On Wednesday, the Washington Capitals will take on the New York Rangers in Game One of the Eastern Conference Quarterfinals. The Caps haven’t faired well against New York this season, losing three out of four regular season games including 6-0 and 7-0 shutouts. In fact, the 7-0 shutout was so bad, Alex Ovechkin found it necessary to fight. However, that was then. This is now. Let’s take a look at the numbers to preview what should be an interesting matchup.
Just another ho-hum night for Ovechkin: 1 goal, 2 assists. (Photo credit: Mitchell Layton)
Semyon Varlamov: Your game's number one star. (Photo credit: Mitchell Layton)
In a matchup between the Eastern Conference’s best and worst teams, Bruce Boudreau opted to scratch three of his regulars — Jason Arnott, Scott Hannan and Alexander Semin — in the Capitals final home game of the regular season. After seeing his team play a tough 65 minutes in Toronto, Boudreau saw no compelling reason to field his best roster, especially considering the Capitals had already clinched their fourth straight Southeast division title.
Despite there being some signs pointing to Mike Green returning to the line-up tonight, Boudreau opted to sit the two-time Norris Trophy finalist as well. Boudreau told the Washington Post’s Greg Schimmel after today’s morning skate that, “No [Green won’t play tonight], but you know what, he’s ready to play and, I mean, he’s been symptom-free for three weeks plus. It’s just we’re trying to be as cautious as we can with things, just as other people are with guys that they have as concussions and could probably play, but they want to make 100 percent sure. We feel he’ll be good to go on Saturday.”
The Capitals “B” team, however, didn’t miss a beat. Before the game was a minute old, Marcus Johansson — he of the ever-burgeoning confidence — inside outted Mike Weaver with an extra-crispy move. Helpless and out of position, Weaver took a tripping penalty, sending the Capitals power play immediately onto the ice. Mike Knuble, the beneficiary of a Brooks Laich power move to the net, scored 23 seconds into the man-advantage. Jason Chimera, brilliantly set-up by Nicklas Backstrom, then scored via a tap-in on Washington’s second powerplay of the night to close the opening stanza.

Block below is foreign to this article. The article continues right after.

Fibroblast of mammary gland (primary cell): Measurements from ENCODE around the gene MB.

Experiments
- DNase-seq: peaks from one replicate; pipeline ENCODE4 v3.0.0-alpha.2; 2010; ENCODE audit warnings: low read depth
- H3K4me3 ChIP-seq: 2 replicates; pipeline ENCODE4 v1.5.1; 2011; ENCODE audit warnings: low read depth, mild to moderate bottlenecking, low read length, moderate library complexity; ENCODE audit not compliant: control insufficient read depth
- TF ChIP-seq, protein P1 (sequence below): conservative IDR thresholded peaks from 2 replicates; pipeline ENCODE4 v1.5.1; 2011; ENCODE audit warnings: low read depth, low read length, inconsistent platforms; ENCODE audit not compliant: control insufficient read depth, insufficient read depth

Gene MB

The Capitals would never look back. Sean Collins would score his second career NHL goal on a rarely-seen four-on-two odd man break during the second period, Matt Hendricks would pot a goal in front of the net after some hard forechecking in the corners and Alex Ovechkin would add an empty-net goal, his 32nd of the season. Caps maul Panthers, 5-2.
“This weekend was an incredible event!,” William’s father Devin Shannon said in an email. “William’s wish was to practice with the Capitals and he did! I can’t tell you how much everyone has done for us and what this weekend has meant for us.”
Day two was just as amazing as day one! Allyson Butler from Make-A-Wish met us in the hotel lobby and took us out to wait for our “ride” to the game! Within minutes a very long black stretch limo appeared before us! Bill, our driver, was very nice. William and Emily quickly climbed in and all we heard for a few minutes was: “Cool!” “This is so sweet!” Then we had chatty little ones for the short ride over to the Verizon Center! It is amazing how just the little things make such a huge impression! How neat it was for the kids to get out of the limo right in front of the Verizon Center with so many fans around wondering who the V.I.P. was!
Kanoobs pots a rebound goal after crashing the net against Columbus. (Photo credit: Luis M. Alvarez)
Eight of the last nine Capitals goals have come from sixteen feet or nearer. It’s no secret that the closer you are to the net, the better the chance you have to score a goal. The Caps are “crashing the net,” but they are not getting as lucky as they were last year.